The interrelationships shown in FIG. 4 may be further processed into the memory graphs shown in FIG. 5 (e.g., by wire processor 130). As shown, memory graph 500 represents a directional scheme wherein the arrows represent the OUT properties associated with source components A1, C2 and D2 (reference designations 510, 520 and 530 respectively) that update target components 540-570. As shown, memory graph 500 is configured such that the relationships are expressed in a linear fashion such that property updates may occur simultaneously with simple or complex wiring diagrams without the need of a state machine. Updating properties using this arrangement ensures that the properties are updated and the wire interconnections are resolved such that feedback or duplicative updates do not occur. Moreover, this arrangement makes it possible to send multiple property changes to multiple components with one invocation of system 100.

FIG. 6 is a flow chart 600 illustrating some of the steps performed in accordance with one embodiment of the present invention. The flowchart of FIG. 6 assumes that ComponentA having OUT property A is wired to ComponentB having an IN property B via certain wires. Assume at step 602 that a user and/or a system and/or an external source executes and action on ComponentA that results in change of property A.

At step 604, ComponentA may call a property broker service interface and may pass the DomainObjectIdentifier, (where DomainObjectIdentifier has enough information for property broker system to tell which instance of which component is in use) and property description objects (i.e., property descriptors) for the changed properties where property description objects may define a name, namespace, type and direction of the property. A broker module may receive the property descriptors and provide these to a wire processor. The wire processor may query a registry for wires having matching source property descriptors and return certain wires that match this criteria.

At step 606, the wire processor may further processes the wires into memory graphs similar to those illustrated FIG. 5 which may generate a set of target properties and set of values to be propagated to other components. At step 608, the wire processor may execute any additional logic that may be associated with iwires (if any) and may modify the target property set if needed with results from additional logic operations. At step 610, the broker module may propagate the updated property values to the target components, which may receive property changes through a property consumer interface.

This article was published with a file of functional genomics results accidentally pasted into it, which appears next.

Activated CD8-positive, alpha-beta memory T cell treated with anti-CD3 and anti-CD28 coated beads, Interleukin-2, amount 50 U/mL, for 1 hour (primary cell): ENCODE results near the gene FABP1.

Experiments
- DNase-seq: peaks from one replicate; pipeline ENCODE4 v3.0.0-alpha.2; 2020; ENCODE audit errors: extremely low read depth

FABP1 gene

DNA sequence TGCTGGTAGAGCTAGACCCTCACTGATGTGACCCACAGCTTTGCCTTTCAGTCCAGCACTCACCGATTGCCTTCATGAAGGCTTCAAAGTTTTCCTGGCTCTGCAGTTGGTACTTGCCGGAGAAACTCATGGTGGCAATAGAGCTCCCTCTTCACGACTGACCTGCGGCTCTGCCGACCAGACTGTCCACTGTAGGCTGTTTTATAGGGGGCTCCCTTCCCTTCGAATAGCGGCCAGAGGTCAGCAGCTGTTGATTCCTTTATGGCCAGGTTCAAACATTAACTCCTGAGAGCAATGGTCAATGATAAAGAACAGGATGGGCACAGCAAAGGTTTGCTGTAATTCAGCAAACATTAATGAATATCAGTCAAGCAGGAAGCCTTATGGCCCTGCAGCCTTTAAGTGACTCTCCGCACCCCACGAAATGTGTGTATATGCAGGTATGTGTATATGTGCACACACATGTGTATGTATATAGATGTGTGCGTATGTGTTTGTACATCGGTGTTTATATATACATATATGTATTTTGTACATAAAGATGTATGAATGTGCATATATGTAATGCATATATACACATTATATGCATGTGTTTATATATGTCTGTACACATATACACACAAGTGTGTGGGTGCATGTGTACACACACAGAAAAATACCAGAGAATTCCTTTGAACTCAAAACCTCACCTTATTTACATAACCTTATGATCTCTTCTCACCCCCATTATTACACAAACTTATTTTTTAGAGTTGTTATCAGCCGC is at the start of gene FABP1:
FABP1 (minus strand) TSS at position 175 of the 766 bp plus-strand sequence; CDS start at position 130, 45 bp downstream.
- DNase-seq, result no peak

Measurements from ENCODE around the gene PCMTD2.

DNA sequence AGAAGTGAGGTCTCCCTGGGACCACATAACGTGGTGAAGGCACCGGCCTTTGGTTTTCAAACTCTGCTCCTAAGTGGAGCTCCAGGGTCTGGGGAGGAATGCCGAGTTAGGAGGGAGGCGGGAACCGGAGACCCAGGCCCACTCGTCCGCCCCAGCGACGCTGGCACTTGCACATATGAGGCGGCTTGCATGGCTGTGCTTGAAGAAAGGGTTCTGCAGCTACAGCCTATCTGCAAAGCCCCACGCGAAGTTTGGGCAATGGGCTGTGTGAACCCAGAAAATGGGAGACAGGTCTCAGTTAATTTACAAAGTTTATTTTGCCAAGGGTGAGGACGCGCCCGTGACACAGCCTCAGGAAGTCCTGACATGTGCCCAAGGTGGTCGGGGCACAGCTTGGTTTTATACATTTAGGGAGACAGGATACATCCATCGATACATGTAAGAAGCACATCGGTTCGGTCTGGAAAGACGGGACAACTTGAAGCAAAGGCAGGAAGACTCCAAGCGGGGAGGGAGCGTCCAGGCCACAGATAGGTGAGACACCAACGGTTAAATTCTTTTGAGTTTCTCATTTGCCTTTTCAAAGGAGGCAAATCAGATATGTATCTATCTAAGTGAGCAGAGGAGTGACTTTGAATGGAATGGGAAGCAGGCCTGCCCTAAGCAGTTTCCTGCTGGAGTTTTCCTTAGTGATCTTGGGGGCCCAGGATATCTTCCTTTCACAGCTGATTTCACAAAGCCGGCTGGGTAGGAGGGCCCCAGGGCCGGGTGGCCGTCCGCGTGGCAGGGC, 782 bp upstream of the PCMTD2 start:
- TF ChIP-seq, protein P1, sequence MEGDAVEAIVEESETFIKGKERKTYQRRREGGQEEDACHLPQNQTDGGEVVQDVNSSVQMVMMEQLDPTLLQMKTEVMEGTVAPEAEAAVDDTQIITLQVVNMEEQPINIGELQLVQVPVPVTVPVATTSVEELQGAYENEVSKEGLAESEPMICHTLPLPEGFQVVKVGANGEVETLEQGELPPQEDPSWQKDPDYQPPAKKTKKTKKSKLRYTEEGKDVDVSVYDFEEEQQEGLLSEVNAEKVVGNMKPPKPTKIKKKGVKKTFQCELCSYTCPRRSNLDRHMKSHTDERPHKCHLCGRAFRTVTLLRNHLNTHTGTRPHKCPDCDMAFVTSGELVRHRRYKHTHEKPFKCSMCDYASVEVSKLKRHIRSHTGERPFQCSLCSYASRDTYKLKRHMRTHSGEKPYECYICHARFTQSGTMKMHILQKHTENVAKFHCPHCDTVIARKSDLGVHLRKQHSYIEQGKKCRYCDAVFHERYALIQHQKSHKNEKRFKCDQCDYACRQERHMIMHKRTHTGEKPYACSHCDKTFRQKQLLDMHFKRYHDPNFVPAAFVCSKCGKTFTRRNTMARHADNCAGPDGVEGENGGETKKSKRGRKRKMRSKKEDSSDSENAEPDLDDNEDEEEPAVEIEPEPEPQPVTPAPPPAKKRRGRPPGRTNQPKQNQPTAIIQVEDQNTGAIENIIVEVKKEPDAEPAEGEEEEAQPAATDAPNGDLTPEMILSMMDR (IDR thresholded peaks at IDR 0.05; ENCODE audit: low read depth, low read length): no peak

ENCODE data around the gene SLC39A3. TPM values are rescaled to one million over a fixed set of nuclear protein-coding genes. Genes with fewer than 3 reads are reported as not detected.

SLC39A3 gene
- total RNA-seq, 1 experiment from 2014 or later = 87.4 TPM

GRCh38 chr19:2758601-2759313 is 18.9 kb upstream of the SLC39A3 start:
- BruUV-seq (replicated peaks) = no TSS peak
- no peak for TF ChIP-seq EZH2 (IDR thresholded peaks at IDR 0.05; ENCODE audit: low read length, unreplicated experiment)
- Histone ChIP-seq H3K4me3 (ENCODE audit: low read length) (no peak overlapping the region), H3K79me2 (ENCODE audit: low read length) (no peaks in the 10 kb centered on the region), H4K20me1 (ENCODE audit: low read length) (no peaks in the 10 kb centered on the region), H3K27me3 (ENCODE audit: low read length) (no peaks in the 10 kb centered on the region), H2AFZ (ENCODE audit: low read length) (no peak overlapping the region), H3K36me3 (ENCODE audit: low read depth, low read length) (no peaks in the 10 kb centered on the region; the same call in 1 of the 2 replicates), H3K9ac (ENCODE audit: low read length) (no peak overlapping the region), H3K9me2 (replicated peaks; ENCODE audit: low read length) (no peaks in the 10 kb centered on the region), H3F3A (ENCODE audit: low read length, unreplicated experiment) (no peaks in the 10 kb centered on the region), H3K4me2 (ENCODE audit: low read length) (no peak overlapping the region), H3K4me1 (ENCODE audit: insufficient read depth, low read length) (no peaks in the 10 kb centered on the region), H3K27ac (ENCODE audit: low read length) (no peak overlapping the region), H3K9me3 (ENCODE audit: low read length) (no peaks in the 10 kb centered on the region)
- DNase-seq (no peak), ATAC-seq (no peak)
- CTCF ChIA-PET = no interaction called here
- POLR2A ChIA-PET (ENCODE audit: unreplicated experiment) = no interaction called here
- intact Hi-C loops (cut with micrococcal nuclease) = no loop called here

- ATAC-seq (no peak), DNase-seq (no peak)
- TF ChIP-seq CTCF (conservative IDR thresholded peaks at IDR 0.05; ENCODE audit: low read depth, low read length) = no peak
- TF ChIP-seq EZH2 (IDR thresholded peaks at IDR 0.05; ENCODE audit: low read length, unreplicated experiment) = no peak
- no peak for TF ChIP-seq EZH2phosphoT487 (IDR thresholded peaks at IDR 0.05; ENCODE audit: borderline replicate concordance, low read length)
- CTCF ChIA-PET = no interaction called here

Although several steps in the property brokering process of the present invention have been described above, it will be understood that these steps are merely illustrative, and are not meant to be comprehensive or necessarily performed in the order shown.

Moreover, while the invention has been described and illustrated in connection with preferred embodiments, many variations and modifications as will be evident to those skilled in this art may be made without departing from the spirit and scope of the invention, and the invention is thus not to be limited to the precise details of methodology or construction set forth above as such variations and modification are intended to be included within the scope of the invention.

Referenced by
Citing PatentFiling datePublication dateApplicantTitle
US8073857 *Feb 17, 2009Dec 6, 2011International Business Machines CorporationSemantics-based data transformation over a wire in mashups
US8375122Sep 26, 2006Feb 12, 2013International Business Machines CorporationWeb service information management in service-oriented architecture applications
Classifications
U.S. Classification705/38
International ClassificationG06Q40/00
Cooperative ClassificationG06Q40/025, G06F9/4443
European ClassificationG06Q40/025, G06F9/44W
Legal Events
DateCodeEventDescription
Jun 20, 2014REMIMaintenance fee reminder mailed
Dec 27, 2005ASAssignment
Owner name: INTERNATIONAL BUSINESS MACHINES CORPORATION, NEW Y
Free format text: ASSIGNMENT OF ASSIGNORS INTEREST;ASSIGNORS:ORAL, TOLGA;SHALABI, SAMI M.;LANDAR, SERGEI;REEL/FRAME:017143/0508
Effective date: 20051208